Early Ed & PreK-12

Early Ed & PreK-12 policy explainers cover a wide range of issues and policy areas impacting young children and students, birth through high school.

Federal Education Legislation

Several major pieces of federal legislation affect early learning and PreK-12 education in the United States. First, as a part of President Lyndon B. Johnson’s War on Poverty, Congress passed and President Johnson signed into law the Elementary and Secondary Education Act of 1965 (ESEA).


School Funding

America spends over $550 billion a year on public elementary and secondary education in the United States. On average, school districts spend $10,658 for each individual student, although per pupil expenditures vary greatly among states, school districts and individual schools.


Dual Language Learners

Around one in five American students currently speaks a language other than English at home, and Census projections estimate that this number will continue to rise in the coming decades. These multilingual children are commonly known as “dual language learners” (DLLs).


Students With Disabilities

Federal law, as well as laws in many states, enshrines the provision of a free and appropriate public school education for eligible students with disabilities (SWD), ages 3–21. Eligible children and youth are those identified by a team of professionals as having a disability that adversely affects academic performance.


Nutrition and Schools

The National School Lunch Program supports student nutrition in over 101,000 schools and residential facilities. It provides free and reduced priced meals to low-income children before school, during school, after school, and over the summer.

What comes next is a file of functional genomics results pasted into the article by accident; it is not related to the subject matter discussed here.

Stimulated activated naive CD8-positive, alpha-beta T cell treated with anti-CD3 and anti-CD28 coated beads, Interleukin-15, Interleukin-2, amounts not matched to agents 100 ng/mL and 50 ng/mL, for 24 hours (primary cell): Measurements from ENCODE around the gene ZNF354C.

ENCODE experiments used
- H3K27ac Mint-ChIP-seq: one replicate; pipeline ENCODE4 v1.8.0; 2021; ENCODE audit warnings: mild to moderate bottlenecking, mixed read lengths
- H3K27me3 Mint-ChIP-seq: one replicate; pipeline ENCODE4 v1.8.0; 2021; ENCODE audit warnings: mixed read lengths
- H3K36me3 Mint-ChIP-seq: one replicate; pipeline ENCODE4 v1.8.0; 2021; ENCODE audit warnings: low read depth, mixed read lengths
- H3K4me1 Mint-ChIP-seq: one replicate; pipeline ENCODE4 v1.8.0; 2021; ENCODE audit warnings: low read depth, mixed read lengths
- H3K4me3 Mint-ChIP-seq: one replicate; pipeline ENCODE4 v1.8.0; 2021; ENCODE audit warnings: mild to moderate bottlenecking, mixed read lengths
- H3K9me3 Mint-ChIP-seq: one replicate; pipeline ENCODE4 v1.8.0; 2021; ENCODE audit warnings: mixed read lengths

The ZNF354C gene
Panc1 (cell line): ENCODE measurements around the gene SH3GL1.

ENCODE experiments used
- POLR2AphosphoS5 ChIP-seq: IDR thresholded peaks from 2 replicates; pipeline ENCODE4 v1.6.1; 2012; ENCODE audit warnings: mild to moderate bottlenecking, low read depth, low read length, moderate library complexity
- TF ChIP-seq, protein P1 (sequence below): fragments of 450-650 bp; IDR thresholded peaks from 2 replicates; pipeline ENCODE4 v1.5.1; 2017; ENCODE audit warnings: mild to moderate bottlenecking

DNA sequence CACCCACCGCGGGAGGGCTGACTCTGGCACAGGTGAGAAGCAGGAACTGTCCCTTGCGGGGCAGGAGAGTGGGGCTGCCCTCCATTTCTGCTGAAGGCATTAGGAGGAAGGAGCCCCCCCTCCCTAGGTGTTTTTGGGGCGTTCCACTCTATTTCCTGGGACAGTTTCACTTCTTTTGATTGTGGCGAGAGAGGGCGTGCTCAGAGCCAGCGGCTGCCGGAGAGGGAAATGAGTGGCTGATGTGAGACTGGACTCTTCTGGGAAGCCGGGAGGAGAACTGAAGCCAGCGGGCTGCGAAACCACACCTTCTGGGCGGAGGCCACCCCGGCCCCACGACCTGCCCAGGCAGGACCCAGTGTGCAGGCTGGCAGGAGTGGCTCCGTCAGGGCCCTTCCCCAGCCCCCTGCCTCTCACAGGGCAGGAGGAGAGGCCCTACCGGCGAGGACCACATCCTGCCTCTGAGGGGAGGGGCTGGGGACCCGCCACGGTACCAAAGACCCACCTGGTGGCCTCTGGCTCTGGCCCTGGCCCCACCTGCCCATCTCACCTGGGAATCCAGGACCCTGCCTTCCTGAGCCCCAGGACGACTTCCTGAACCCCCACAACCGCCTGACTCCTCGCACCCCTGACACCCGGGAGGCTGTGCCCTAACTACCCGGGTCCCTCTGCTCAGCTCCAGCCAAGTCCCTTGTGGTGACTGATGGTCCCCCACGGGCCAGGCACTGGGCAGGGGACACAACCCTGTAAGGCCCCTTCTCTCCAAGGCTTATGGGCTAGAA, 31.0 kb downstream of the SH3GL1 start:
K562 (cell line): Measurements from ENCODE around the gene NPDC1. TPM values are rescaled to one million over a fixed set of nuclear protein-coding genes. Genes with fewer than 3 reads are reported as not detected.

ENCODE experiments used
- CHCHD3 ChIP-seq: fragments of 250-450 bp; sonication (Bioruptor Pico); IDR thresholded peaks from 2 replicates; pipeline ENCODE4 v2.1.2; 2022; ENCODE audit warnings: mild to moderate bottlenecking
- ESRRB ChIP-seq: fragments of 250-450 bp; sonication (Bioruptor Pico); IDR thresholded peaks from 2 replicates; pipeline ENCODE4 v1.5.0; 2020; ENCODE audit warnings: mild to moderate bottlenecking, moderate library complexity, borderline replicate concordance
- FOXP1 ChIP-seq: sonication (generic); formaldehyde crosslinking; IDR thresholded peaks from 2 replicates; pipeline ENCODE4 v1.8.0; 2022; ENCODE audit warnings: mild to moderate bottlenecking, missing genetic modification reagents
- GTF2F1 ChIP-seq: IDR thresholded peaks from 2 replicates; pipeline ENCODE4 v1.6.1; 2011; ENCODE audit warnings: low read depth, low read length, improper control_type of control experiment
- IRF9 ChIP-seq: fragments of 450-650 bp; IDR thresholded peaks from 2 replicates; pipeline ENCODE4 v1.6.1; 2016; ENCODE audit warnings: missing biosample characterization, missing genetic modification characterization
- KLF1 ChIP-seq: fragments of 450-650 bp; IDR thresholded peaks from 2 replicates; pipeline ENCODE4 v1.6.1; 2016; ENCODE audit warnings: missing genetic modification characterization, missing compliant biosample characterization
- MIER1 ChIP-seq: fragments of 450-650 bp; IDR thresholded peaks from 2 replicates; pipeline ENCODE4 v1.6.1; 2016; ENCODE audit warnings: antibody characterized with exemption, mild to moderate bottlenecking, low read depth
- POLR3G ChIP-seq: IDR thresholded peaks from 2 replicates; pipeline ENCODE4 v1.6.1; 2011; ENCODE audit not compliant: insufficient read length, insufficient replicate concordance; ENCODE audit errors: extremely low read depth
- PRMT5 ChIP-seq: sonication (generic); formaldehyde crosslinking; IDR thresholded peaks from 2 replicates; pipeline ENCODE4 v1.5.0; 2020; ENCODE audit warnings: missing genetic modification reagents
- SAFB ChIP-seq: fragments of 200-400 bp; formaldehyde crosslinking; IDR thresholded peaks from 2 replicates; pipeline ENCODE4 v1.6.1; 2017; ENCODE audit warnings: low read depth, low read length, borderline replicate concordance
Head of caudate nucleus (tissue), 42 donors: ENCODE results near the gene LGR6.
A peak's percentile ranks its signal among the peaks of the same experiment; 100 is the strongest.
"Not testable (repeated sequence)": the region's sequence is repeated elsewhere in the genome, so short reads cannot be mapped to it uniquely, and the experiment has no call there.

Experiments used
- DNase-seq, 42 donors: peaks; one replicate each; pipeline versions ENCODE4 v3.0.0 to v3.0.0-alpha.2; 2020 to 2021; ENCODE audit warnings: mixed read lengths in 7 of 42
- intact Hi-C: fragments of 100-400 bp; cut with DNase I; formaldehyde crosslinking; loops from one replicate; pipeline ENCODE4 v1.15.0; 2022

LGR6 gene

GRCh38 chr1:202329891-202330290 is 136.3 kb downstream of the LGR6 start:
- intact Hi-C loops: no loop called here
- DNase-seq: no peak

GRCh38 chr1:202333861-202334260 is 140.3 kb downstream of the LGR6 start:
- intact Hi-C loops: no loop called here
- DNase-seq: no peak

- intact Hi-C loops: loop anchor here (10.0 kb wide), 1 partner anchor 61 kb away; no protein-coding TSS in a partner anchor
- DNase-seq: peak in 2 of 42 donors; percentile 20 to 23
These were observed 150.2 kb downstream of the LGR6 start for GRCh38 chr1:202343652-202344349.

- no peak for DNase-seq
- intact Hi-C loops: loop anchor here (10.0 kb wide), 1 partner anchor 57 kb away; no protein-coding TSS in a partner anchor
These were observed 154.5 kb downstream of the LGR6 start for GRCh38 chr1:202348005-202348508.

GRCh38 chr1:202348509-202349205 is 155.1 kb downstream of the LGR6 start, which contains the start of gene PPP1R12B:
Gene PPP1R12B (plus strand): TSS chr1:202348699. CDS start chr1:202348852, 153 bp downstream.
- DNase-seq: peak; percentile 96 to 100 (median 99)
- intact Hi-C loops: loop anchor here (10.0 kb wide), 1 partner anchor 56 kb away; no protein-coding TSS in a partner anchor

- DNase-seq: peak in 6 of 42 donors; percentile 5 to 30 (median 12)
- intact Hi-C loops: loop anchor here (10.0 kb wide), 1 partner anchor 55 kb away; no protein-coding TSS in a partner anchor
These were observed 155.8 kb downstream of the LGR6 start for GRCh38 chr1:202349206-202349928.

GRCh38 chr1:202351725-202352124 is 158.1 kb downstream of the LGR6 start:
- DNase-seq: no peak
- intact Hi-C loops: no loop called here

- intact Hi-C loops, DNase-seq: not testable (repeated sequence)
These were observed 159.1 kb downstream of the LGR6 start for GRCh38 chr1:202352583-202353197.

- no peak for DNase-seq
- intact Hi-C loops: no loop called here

To understand pre-K in the United States, it helps to recognize that pre-K programs—sometimes called “preschool” or “junior kindergarten”—come in all shapes and sizes. Variations exist across localities, across states, and throughout the country.


College and Career Readiness

Use of the term “college and career readiness” abounds in the dialogue around PreK-12 policy reform. The widespread use of the term can, at least in part, be attributed to the Obama Administration’s 2010 Race to the Top (RTT) grant competitions.


College Transitions

Each year, hundreds of thousands of American students graduate from high school and enter college without being adequately prepared to succeed. This is in part the result of differing expectations for readiness between high school and higher education.


PreK-12 Tax Benefits

The federal government provides some tax benefits for K-12 education. These include a tax deduction for teachers for out-of-pocket classroom expenses, and two types of tax credit bonds for public school construction.